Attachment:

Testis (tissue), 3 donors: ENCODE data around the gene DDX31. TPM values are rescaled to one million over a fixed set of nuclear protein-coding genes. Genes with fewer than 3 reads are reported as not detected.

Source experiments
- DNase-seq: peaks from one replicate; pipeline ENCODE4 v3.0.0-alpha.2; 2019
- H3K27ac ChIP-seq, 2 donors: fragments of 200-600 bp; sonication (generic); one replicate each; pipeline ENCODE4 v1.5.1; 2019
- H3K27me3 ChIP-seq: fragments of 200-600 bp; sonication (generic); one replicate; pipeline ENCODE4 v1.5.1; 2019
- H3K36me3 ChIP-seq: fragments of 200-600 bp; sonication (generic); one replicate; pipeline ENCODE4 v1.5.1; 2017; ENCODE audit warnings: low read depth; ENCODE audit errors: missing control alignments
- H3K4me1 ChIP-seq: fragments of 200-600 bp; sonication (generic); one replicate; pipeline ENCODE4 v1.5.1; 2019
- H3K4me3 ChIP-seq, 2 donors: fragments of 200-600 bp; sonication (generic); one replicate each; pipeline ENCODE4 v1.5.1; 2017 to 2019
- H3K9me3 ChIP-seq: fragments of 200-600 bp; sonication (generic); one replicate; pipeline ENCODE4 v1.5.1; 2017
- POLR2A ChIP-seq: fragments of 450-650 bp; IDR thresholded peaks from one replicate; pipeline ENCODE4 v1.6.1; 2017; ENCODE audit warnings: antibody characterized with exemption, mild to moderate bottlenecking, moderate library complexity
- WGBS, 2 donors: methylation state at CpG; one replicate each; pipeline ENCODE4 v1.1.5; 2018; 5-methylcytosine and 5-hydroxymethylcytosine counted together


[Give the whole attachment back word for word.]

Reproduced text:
Testis (tissue), 3 donors: ENCODE data around the gene DDX31. TPM values are rescaled to one million over a fixed set of nuclear protein-coding genes. Genes with fewer than 3 reads are reported as not detected.

Source experiments
- DNase-seq: peaks from one replicate; pipeline ENCODE4 v3.0.0-alpha.2; 2019
- H3K27ac ChIP-seq, 2 donors: fragments of 200-600 bp; sonication (generic); one replicate each; pipeline ENCODE4 v1.5.1; 2019
- H3K27me3 ChIP-seq: fragments of 200-600 bp; sonication (generic); one replicate; pipeline ENCODE4 v1.5.1; 2019
- H3K36me3 ChIP-seq: fragments of 200-600 bp; sonication (generic); one replicate; pipeline ENCODE4 v1.5.1; 2017; ENCODE audit warnings: low read depth; ENCODE audit errors: missing control alignments
- H3K4me1 ChIP-seq: fragments of 200-600 bp; sonication (generic); one replicate; pipeline ENCODE4 v1.5.1; 2019
- H3K4me3 ChIP-seq, 2 donors: fragments of 200-600 bp; sonication (generic); one replicate each; pipeline ENCODE4 v1.5.1; 2017 to 2019
- H3K9me3 ChIP-seq: fragments of 200-600 bp; sonication (generic); one replicate; pipeline ENCODE4 v1.5.1; 2017
- POLR2A ChIP-seq: fragments of 450-650 bp; IDR thresholded peaks from one replicate; pipeline ENCODE4 v1.6.1; 2017; ENCODE audit warnings: antibody characterized with exemption, mild to moderate bottlenecking, moderate library complexity
- WGBS, 2 donors: methylation state at CpG; one replicate each; pipeline ENCODE4 v1.1.5; 2018; 5-methylcytosine and 5-hydroxymethylcytosine counted together